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(Reuters) - A federal judge has rejected Google's proposed class-action settlement with non-Gmail users who said it illegally scanned their emails to Gmail users to create targeted advertising.
In a decision on Wednesday night, U.S. District Judge Lucy Koh in San Jose, California, said it was unclear that the accord, which provided no money for plaintiffs but up to $2.2 million in fees and expenses for their lawyers, would ensure Google's compliance with federal and state privacy laws.
Koh called the proposed disclosure notice inadequate. She said this was because it did not clearly reveal any technical changes that Google would make, or that Google scans non-Gmail users' emails to create ads for Gmail users.
The judge also said the notice did not make clear that Google could still extract data for the "dual purpose" of creating targeted ads and detecting spam and malware, and then use that data once emails went into storage after being transmitted.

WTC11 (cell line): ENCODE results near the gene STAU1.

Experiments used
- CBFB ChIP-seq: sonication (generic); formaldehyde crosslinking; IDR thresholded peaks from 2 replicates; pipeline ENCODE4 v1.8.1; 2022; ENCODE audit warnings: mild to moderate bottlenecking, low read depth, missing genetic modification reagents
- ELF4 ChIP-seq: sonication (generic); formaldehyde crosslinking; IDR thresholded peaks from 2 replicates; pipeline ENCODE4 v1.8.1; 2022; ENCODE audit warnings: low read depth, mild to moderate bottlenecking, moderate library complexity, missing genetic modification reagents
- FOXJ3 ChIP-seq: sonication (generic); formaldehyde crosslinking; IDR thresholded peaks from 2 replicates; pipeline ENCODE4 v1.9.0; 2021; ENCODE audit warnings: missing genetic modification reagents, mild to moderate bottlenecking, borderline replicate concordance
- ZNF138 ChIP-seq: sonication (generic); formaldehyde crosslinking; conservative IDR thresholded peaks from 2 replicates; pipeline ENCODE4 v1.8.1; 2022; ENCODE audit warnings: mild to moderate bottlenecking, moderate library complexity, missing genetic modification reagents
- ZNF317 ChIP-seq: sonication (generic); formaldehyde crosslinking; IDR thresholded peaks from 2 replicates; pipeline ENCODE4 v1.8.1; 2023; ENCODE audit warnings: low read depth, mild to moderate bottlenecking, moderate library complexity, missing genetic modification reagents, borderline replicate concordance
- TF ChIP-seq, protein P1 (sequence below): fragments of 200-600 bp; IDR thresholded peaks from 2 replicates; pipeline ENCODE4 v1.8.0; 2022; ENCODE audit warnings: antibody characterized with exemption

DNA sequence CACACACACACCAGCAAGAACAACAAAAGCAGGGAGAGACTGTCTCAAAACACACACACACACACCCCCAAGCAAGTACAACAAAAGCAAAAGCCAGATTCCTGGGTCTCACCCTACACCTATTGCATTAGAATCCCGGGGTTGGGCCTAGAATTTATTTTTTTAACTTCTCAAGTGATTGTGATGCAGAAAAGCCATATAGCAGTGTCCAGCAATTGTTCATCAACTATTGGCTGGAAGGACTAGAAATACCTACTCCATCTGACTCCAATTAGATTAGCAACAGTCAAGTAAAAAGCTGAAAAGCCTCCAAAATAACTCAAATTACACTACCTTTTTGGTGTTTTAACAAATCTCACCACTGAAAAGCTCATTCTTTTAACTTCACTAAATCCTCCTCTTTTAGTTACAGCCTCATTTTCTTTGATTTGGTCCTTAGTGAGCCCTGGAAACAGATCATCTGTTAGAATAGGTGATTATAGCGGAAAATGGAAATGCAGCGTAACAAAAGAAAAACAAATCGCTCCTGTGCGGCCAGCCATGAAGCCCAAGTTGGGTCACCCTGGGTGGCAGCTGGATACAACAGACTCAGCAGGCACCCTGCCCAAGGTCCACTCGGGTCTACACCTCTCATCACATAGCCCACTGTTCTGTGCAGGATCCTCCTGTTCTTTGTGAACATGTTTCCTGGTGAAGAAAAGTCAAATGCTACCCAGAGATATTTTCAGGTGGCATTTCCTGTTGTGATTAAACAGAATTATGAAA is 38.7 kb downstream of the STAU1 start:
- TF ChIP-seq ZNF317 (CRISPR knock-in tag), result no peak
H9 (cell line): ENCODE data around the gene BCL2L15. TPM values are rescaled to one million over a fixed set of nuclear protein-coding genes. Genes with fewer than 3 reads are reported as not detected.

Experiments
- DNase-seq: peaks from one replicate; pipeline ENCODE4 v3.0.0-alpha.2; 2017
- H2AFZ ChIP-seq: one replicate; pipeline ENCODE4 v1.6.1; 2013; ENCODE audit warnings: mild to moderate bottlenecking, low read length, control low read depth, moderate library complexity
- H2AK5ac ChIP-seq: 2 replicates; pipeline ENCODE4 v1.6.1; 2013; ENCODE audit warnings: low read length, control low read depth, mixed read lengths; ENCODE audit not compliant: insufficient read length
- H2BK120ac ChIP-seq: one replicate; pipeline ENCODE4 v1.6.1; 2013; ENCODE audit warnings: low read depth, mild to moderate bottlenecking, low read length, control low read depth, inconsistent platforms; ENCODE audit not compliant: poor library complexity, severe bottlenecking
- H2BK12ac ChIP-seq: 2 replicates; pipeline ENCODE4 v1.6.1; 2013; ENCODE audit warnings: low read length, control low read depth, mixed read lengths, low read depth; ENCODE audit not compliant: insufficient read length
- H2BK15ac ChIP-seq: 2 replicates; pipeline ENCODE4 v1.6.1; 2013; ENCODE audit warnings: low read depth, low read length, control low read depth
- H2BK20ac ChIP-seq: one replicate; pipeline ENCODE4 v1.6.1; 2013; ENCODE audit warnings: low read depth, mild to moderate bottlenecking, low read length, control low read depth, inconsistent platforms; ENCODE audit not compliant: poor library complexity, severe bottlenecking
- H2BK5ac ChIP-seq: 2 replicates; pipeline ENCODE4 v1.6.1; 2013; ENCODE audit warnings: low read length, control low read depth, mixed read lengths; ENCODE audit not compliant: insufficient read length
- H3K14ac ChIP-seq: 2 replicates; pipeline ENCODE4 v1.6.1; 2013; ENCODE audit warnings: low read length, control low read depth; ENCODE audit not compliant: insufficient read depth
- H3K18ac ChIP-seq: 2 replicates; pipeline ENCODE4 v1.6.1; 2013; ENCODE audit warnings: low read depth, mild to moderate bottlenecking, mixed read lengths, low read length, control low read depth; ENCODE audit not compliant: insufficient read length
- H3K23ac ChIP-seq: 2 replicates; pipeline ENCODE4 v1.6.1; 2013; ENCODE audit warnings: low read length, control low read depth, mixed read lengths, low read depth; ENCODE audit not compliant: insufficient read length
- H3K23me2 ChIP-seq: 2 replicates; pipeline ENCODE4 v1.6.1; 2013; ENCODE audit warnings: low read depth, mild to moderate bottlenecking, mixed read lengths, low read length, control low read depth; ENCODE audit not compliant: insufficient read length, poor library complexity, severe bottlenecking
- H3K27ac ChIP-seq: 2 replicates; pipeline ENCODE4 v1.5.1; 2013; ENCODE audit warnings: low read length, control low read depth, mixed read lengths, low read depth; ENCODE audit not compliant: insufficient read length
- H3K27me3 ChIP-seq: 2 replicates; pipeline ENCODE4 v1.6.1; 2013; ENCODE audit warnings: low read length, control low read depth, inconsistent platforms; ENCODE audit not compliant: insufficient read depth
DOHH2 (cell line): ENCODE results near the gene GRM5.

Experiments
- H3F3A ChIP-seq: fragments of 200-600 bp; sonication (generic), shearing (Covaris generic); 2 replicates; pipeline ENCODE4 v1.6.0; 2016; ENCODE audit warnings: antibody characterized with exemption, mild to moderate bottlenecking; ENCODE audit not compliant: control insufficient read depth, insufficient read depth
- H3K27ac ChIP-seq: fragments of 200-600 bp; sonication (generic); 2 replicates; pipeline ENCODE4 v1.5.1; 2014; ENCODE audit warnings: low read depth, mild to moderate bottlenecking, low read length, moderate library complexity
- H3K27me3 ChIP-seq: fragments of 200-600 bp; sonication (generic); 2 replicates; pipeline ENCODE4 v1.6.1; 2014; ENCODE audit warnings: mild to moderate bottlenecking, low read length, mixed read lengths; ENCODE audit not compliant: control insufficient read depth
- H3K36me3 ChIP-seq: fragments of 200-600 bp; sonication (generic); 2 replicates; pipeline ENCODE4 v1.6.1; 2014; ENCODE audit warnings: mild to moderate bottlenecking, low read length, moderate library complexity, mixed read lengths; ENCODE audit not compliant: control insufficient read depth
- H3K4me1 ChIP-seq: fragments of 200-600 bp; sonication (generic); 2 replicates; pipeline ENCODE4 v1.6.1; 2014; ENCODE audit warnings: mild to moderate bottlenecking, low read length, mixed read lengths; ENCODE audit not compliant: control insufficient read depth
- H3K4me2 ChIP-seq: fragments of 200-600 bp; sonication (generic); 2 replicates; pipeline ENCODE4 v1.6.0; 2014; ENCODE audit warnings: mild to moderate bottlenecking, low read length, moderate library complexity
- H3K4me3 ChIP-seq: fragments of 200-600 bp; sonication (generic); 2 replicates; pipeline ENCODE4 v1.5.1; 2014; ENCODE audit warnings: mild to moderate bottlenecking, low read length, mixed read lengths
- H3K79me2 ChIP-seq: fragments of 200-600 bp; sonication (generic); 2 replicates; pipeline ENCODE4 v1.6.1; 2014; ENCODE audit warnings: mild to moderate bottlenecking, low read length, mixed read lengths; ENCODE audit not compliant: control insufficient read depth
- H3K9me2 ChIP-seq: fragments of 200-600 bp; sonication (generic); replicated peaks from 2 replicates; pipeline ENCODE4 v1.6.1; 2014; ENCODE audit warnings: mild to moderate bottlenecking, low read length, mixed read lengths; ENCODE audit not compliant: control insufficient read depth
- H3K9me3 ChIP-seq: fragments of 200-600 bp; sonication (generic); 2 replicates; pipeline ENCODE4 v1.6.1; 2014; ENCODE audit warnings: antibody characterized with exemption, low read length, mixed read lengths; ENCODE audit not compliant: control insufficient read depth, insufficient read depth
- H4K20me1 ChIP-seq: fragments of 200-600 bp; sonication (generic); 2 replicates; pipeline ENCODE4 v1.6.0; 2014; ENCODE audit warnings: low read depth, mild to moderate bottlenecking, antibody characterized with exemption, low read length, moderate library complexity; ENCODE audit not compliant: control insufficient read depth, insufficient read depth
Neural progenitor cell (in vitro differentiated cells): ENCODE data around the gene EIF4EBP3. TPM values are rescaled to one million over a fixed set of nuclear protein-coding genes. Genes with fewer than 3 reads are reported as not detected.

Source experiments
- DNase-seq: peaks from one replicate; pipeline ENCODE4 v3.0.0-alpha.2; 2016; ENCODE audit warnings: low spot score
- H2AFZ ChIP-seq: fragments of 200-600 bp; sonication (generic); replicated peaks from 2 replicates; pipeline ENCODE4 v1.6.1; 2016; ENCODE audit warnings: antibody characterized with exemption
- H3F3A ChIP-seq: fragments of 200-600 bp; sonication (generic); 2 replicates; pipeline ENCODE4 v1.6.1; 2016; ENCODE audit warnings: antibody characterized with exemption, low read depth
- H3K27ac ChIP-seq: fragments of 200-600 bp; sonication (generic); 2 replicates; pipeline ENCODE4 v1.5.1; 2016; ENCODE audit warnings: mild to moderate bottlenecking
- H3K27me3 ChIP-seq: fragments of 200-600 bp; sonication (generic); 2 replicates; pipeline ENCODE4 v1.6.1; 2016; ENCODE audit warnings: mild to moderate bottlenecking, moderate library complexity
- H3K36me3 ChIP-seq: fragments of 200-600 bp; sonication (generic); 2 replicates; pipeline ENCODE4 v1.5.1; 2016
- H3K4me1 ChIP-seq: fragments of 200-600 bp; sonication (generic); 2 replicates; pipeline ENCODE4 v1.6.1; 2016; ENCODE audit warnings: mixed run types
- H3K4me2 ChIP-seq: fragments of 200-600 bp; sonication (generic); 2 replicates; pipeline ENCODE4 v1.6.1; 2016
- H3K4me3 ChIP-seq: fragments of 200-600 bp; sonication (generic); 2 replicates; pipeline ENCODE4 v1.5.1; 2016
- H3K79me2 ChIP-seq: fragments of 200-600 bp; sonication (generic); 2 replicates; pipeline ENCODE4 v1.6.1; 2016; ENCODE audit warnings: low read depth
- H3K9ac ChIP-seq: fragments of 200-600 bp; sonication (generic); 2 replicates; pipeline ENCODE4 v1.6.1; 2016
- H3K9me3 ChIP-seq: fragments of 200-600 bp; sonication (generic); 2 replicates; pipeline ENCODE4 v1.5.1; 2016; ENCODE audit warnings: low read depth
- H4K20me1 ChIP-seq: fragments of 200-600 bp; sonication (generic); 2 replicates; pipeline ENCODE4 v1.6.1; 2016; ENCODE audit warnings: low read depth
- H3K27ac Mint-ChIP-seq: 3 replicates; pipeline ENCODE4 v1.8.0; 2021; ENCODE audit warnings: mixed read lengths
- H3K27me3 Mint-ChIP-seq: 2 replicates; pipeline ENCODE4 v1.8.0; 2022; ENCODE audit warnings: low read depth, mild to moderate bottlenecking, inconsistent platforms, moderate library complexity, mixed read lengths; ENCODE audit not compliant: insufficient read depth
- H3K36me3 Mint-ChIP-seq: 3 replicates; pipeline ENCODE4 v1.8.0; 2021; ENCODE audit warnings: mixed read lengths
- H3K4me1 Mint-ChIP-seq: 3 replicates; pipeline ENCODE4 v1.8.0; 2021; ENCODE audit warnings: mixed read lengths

"In sum, based on the parties' current filings, the court cannot conclude that the settlement is fundamentally fair, adequate, and reasonable," Koh wrote.
Google, a unit of Mountain View, California-based Alphabet Inc, declined to comment.
Koh distinguished the settlement from a similar accord with Yahoo Inc that she said required more disclosures.
Michael Sobol, a partner at Lieff Cabraser Heimann & Bernstein representing the plaintiffs, did not immediately respond on Thursday to requests for comment.
The named plaintiffs, Daniel Matera of New York and Susan Rashkis of San Francisco, had accused Google of violating the federal Electronic Communications Privacy Act and California Invasion of Privacy Act through its scanning practices.
Koh ruled six days after Google won preliminary approval from a different judge in her court of a separate $22.5 million settlement with businesses over internet ad placements.
In that case, known as Google AdWords Litigation, businesses accused Google of placing their ads in obscure places such as error pages and undeveloped websites known as parked domains, causing them to overpay for the placements.
The case is Matera v Google Inc, U.S. District Court, Northern District of California, No. 15-04062.
Reporting by Jonathan Stempel in New York; Editing by Dan Grebler